How to Measure Airflow, Gas Heat Temperature Rise Method

The best method to measure airflow is with a vane anemometer.  Following is one of the alternate methods if you have gas heat.

  • Disconnect power to the furnace.
  • Set the indoor blower to run on high speed in heat mode.  Restore power.
  • Set to call for heat and confirm heat is running.  Make sure both stages of heat are on.
  • Determine the heating output capacity of the furnace in btuh.  record this value.
  • Run the heating system and allow time for the system to stabilize.  (blower on)
  • Measure the temperature of the return air at the filter.  Record this value.
  • Record the supply air temperature at least 36 inches from the plenum.  Record this value.
  • Disconnect the power and return the blower speed back to its original setting for heating mode.
  • Subtract your measured return air temperature from your supply air temperature.  This is the Delta-t.
  • Multiply your Delta-t by 1.08.  Record this measured BTUH value.
  • Divide your furnace label BTUH output by your measured BTUH value.  This is your CFM.


  • BTUH output label:  100,000
  • Supply air temp:  120F
  • Return air temp:  70F

100,000/1.08 x 50 = 1852 CFM

How to Measure SubCooling

Subcooling is measured to adjust the refrigerant charge on AC/Heat Pump Systems with a TXV expansion device.

  • Run the condensing unit until pressures and temperatures stabilize.
  • Read and record the liquid pressure at the liquid line pressure port fitting at the condensing unit.
  • Place a digital temperature probe against the liquid line near the liquid gauge pressure port.  Read and record the temperature.
  • Reference the face of your high pressure gauge or use a pressure / temperature chart and convert the measured liquid pressure to the coresponding condenser coil saturation temperature for the refrigerant being used.  Record this value.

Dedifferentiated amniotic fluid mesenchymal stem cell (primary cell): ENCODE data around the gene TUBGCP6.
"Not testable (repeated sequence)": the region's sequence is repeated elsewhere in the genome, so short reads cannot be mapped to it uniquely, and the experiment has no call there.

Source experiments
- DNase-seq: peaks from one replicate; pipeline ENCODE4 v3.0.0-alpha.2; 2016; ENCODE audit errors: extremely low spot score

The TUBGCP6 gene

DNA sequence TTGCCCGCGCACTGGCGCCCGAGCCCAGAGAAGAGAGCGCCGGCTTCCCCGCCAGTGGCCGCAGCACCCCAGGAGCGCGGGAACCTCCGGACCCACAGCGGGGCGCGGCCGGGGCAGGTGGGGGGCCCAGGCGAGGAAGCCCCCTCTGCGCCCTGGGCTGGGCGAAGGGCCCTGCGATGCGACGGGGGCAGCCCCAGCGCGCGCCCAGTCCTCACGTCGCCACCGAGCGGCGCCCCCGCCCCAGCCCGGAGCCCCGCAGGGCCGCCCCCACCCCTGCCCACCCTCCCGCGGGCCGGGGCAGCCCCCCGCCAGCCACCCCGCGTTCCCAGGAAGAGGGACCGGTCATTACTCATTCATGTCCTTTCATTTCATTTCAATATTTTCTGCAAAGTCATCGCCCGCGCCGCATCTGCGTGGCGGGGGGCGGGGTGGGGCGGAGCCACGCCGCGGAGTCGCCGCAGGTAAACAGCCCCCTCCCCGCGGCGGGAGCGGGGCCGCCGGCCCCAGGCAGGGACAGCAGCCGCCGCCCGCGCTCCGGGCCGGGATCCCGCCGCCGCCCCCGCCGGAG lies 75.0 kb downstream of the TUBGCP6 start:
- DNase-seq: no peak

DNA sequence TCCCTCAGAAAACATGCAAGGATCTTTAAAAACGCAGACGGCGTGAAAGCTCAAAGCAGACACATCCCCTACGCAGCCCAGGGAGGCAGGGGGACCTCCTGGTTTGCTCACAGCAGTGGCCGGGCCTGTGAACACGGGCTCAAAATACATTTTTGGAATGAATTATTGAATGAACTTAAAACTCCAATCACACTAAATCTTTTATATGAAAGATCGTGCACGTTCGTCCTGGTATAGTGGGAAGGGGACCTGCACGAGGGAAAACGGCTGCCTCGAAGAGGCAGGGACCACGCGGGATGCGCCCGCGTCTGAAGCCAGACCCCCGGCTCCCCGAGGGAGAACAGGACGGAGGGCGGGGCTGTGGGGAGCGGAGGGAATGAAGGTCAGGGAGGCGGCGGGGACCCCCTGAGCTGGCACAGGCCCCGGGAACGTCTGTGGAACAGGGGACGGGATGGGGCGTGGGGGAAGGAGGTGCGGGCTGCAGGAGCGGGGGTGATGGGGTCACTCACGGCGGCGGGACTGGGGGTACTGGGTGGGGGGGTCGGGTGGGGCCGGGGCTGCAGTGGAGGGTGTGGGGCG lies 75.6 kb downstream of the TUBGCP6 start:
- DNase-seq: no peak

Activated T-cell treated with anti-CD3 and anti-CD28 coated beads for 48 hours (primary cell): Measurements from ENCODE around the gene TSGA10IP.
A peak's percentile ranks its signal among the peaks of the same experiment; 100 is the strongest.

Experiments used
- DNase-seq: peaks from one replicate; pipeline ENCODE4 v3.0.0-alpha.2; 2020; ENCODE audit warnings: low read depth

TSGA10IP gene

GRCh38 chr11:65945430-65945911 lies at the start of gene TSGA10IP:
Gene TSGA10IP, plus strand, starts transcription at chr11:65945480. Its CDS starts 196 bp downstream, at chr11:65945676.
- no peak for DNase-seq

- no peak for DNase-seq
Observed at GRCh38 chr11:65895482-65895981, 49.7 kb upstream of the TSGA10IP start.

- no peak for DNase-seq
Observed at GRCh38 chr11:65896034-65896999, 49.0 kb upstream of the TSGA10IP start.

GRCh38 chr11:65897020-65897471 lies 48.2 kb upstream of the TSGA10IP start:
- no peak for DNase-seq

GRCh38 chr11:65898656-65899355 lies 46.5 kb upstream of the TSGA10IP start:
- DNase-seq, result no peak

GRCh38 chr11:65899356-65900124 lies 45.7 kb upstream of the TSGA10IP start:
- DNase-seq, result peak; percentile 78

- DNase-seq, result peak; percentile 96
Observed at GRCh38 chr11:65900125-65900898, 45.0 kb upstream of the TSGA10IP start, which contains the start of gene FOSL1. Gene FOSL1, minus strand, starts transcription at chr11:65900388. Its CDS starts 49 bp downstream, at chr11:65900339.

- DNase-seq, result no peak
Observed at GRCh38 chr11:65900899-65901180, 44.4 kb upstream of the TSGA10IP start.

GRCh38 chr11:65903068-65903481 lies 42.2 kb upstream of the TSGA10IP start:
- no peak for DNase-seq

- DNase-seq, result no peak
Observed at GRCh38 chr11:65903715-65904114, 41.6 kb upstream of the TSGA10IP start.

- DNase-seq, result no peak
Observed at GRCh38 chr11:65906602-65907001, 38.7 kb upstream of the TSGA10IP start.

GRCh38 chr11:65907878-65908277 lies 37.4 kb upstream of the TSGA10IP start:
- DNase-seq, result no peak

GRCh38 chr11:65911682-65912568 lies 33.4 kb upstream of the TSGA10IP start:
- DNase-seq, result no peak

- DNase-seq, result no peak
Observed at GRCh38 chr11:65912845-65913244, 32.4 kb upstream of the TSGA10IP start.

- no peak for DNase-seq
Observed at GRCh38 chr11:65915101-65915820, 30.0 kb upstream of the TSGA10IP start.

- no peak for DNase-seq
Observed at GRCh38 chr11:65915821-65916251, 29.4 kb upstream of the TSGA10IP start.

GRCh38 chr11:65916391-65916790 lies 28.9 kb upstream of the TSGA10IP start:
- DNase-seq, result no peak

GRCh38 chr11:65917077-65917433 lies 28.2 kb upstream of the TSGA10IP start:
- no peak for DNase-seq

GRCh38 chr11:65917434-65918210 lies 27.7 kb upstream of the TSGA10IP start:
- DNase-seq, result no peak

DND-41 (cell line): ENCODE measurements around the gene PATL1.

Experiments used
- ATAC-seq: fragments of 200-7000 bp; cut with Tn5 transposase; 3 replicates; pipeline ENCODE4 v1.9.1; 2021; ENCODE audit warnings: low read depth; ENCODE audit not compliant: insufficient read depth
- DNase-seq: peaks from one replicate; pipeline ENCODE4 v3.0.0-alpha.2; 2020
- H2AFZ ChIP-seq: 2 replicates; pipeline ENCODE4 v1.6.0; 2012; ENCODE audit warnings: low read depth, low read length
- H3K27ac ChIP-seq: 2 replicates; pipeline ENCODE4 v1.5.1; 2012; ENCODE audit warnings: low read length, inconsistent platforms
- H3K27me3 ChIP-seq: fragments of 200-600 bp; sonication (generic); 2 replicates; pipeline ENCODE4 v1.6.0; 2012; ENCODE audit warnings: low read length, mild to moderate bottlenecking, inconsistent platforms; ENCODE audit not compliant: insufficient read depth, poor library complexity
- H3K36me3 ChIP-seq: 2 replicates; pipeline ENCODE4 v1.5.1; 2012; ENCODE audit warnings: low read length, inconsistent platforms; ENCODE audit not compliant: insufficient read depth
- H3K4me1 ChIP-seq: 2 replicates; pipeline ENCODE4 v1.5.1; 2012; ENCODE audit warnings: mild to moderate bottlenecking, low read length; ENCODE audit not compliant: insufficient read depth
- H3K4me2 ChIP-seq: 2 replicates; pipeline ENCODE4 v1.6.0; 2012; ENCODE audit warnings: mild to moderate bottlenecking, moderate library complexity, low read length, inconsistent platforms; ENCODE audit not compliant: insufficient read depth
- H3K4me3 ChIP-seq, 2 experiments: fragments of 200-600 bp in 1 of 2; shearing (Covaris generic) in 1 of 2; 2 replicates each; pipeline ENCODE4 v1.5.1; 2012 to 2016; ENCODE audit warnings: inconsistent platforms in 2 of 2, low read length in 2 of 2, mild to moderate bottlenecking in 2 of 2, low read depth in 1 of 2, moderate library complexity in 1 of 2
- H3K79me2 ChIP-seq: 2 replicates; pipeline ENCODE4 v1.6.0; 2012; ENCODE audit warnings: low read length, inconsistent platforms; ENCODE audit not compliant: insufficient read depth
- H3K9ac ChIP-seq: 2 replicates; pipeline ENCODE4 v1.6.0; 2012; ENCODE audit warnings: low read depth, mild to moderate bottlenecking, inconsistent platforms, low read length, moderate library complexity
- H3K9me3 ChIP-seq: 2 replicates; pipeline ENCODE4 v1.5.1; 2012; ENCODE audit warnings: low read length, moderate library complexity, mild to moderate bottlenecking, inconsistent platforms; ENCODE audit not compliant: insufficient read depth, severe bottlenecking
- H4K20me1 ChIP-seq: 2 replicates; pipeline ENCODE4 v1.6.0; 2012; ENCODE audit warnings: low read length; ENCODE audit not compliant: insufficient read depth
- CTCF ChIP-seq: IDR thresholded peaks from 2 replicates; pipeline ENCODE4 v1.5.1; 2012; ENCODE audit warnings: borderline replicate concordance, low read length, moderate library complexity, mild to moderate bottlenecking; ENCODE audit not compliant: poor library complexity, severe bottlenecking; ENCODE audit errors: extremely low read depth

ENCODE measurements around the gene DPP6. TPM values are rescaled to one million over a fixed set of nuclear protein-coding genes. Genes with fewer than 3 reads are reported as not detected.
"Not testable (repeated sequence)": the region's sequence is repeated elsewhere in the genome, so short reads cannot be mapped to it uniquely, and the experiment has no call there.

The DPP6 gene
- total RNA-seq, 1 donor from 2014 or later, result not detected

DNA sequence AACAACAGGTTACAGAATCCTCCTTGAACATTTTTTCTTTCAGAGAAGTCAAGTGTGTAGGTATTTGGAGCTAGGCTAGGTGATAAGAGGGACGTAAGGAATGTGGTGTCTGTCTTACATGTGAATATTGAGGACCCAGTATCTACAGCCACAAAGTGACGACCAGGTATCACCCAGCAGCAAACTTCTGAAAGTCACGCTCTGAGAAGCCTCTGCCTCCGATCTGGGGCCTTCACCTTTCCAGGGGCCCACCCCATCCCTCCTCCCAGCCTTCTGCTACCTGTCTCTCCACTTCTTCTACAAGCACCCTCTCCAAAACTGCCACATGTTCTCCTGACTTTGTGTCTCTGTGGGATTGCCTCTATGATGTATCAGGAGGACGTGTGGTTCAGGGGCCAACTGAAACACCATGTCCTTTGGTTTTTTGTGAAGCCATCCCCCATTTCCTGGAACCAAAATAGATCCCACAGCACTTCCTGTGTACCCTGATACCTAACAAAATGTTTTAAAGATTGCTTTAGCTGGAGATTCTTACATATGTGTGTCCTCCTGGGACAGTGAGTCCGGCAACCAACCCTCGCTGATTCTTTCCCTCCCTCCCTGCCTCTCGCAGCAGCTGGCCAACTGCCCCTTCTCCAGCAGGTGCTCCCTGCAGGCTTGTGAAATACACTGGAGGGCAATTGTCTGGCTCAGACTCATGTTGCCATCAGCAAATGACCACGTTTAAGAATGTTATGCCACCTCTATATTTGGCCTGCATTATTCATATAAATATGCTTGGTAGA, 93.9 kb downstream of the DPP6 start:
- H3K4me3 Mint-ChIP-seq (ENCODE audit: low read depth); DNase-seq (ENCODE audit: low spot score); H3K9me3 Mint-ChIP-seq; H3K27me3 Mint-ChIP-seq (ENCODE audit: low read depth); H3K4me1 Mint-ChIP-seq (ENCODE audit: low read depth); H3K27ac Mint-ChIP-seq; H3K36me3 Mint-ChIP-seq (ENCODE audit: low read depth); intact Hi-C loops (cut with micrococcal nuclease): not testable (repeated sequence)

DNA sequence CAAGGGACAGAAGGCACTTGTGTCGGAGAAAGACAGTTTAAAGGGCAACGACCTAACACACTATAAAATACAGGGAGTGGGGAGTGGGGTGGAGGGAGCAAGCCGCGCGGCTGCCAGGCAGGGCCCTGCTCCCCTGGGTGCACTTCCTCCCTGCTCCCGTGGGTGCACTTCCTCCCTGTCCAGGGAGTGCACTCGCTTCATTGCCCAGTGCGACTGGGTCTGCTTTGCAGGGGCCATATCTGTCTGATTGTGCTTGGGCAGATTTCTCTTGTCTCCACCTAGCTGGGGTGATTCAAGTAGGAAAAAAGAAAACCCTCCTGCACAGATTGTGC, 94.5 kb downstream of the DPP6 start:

• Next, subtract the measured liquid line temperature from the saturation temperature.  The result is your actual liquid subcooling level.


  • Refrigerant: R-22
  • Liquid pressure:  200 PSIG
  • Corresponding condenser saturation temperature:  100F
  • Liquid line temperature:  90F
  • 100F – 90F =Liquid subcooling
  • Liquid subcooling = 10F

Refrigerant Charge for a Heat Pump or Air Conditioner

To purchase and use most refrigerants, you must hold an EPA Certification.  It is illegal and there are significant fines for handling refrigerants without the certification.

Heat pumps are air conditioners and need to be charged in the cooling season with an outside temperature above 70 degrees F.  Follow the manufacturer’s directions, usually on a label attached to the inside of the service panel.  The standard charge may be stamped on the model/serial label.  If the system is a split system, additional refrigerant for the line set piping is required.

Methods used to adjust the refrigerant charge:

  • All systems… Weigh-in the charge.  Remove all refrigerant and replace it with an accurate charge using scales or charging cylinder.
  • Systems with fixed orifice.  Measure superheat and add/remove refrigerant to obtain the target superheat.
  • Systems with TXV (thermal expansion valves).  Measure sub cooling and add/remove refrigerant to obtain the target sub cooling for the system.  (adjust the TXV for proper superheat)